US Politicians Slam Google, Microsoft for Bending to Beijing

03 February 2006

Members of the US Congress have added their voices to the growing swell of public fury at the cave-in by major US corporations to the diktat of communist China on issues of censorship.

Members of the Congressional Human Rights Caucus accused four US firms of putting profits before American principles of free speech.

It is not only the latest culprit, Google [WAMN: 02-Feb-06], that has incurred lawmakers' opprobrium. Microsoft, Yahoo, and Cisco have also been slammed for swapping democracy for dollars with the commissars.

All four corporations failed to send a representative to a Washington hearing into the issue. Two - Microsoft and Yahoo - defended their actions by pleading they did not have the power to force change on governments.

Then came the well rehearsed justifications, pleading that their curtailed services still "enabled far wider access to independent sources of information for hundreds of millions of individuals in China and elsewhere."

Accused Representative Tom Lantos, the senior Democrat on the House International Relations Committee: "There has been a string of disturbing incidents in which US-based internet companies have bowed to pressure from Beijing.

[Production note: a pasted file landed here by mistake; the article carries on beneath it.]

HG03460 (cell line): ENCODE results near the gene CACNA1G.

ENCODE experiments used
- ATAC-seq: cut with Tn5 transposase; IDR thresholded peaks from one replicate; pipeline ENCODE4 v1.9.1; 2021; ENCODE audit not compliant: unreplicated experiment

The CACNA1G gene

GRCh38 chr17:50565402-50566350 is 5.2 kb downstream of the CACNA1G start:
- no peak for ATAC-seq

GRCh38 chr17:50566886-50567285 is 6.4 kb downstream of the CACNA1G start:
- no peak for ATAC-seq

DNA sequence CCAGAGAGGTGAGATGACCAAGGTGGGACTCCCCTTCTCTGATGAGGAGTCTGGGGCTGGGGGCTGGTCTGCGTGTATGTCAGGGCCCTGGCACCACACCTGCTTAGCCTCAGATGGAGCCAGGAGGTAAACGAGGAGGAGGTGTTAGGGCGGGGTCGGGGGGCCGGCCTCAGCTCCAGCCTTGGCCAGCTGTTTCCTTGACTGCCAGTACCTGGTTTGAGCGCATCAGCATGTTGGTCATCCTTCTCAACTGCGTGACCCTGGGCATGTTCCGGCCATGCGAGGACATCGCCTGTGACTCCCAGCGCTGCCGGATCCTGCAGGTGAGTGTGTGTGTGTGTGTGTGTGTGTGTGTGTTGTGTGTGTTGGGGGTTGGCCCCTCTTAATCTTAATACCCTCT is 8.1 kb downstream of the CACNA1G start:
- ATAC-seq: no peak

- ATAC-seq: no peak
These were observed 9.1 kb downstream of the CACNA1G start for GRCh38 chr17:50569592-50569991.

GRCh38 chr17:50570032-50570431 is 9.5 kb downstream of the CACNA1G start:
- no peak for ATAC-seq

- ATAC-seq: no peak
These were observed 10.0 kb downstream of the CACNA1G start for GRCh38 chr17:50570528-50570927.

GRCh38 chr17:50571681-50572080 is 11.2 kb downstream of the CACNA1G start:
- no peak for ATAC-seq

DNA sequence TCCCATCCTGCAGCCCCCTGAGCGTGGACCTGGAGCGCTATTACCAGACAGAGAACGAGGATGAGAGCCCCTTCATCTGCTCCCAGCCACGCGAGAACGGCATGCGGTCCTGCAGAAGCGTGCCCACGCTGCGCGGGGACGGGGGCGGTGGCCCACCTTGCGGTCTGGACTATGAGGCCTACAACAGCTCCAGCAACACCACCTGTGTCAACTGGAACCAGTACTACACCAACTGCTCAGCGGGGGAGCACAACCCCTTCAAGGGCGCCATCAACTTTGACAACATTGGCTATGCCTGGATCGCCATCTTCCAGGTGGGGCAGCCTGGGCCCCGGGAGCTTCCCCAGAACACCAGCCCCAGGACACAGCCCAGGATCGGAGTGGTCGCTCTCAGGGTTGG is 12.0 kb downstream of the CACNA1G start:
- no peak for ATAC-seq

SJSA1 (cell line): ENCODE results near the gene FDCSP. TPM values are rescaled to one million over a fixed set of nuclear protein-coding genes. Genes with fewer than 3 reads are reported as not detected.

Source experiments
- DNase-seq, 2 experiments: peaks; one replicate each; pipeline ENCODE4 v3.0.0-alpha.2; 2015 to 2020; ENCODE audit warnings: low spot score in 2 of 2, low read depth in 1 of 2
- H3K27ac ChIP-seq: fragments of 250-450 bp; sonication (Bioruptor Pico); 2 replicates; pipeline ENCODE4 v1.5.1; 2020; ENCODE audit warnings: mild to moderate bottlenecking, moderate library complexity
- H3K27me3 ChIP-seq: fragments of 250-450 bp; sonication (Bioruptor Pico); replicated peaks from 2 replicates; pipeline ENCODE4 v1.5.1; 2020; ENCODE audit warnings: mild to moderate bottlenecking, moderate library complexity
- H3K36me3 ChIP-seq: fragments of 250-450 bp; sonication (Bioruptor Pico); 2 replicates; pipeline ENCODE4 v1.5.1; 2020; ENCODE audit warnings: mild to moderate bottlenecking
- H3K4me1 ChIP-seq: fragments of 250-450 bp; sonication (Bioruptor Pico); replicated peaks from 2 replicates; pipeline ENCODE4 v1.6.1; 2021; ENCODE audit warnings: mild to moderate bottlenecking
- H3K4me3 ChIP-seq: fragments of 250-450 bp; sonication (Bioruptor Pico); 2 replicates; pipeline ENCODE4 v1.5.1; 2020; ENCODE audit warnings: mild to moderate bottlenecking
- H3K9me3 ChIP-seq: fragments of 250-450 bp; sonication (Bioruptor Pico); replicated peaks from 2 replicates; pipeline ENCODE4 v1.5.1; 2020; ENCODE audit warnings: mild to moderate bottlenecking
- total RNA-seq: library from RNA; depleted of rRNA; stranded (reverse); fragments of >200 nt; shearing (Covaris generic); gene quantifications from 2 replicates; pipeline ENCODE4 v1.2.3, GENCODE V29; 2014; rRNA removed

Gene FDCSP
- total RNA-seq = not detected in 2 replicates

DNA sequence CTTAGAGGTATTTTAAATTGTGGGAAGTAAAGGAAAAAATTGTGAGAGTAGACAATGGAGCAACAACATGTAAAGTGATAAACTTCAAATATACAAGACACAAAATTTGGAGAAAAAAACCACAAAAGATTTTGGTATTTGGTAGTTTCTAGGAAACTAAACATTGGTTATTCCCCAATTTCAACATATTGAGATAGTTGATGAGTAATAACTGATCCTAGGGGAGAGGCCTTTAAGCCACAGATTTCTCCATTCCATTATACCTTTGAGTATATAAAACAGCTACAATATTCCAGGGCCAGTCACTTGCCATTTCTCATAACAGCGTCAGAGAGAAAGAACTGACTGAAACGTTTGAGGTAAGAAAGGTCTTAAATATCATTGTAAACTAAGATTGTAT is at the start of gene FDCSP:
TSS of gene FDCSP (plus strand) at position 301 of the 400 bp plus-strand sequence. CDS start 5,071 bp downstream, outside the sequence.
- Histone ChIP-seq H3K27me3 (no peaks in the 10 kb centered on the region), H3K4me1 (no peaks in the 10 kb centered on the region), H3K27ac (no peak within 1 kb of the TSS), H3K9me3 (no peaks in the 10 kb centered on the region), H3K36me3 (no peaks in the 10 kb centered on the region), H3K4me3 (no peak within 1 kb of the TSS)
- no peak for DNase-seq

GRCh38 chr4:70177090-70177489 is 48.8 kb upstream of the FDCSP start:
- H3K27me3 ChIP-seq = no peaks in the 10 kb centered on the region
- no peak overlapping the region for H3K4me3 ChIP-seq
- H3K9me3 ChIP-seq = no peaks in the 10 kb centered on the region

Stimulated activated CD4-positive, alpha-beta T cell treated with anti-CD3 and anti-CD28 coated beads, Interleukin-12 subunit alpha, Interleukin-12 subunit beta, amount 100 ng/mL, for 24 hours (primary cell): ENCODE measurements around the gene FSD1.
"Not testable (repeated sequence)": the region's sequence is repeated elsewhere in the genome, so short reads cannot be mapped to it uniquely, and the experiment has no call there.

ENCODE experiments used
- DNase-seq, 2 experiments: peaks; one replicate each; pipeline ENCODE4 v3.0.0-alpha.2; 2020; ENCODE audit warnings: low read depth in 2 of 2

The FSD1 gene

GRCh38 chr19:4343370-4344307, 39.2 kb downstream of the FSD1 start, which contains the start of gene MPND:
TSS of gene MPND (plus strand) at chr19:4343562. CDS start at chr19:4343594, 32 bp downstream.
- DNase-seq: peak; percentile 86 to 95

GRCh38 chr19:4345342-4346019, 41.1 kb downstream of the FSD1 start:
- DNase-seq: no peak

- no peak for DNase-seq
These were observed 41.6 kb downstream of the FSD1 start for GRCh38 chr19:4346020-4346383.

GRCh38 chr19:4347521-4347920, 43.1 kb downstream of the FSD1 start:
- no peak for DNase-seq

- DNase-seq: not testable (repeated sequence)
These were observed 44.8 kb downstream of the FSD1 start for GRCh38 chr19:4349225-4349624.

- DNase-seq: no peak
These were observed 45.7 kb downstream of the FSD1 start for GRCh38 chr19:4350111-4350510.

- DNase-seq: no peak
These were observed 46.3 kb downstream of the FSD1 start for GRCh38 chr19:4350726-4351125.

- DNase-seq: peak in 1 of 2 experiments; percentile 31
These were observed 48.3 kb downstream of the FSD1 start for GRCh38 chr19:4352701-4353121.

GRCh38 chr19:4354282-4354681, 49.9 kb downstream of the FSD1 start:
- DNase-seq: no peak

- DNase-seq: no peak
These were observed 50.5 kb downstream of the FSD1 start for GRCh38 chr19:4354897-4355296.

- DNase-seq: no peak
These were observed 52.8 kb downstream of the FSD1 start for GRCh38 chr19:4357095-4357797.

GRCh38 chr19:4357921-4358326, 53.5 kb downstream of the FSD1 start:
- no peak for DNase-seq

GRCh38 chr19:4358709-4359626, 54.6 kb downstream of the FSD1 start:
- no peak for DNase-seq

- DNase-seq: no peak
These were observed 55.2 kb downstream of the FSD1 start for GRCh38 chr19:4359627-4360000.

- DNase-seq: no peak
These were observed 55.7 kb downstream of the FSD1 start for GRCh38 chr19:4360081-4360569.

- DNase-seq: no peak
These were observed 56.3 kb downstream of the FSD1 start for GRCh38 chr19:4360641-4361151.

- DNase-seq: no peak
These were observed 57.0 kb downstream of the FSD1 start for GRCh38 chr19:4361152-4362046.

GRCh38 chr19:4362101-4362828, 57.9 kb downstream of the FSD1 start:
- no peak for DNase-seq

"These massively successful high-tech companies, which couldn't bring themselves to send representatives to this meeting today, should be ashamed. They caved in to Beijing for the sake of profits."

Congress will hold a more formal inquiry later this month, at which the absentee corporations have agreed to attend. But there is one company likely to be conspicuous by its absence.

It is not known if News Corporation has received an invitation to be present. Five years ago, the media giant likely performed the biggest kow-tow of all - an accommodation with the comrades when they permitted the mainland China launch of its Star TV satellite platform. [WAMN: 20-Dec-01].

Given Rupert Murdoch' widely publicized remark back in 1993 that satellite TV posed "an unambiguous threat to totalitarian regimes" - and given the comrades' obsession with suppressing discussion of such inconvenient subjects as Tiananmen Square and the existence of Taiwan - the reconciliation process almost certainly rests on a covert censorship agreement.

Data sourced from BBC Online; additional content by WARC staff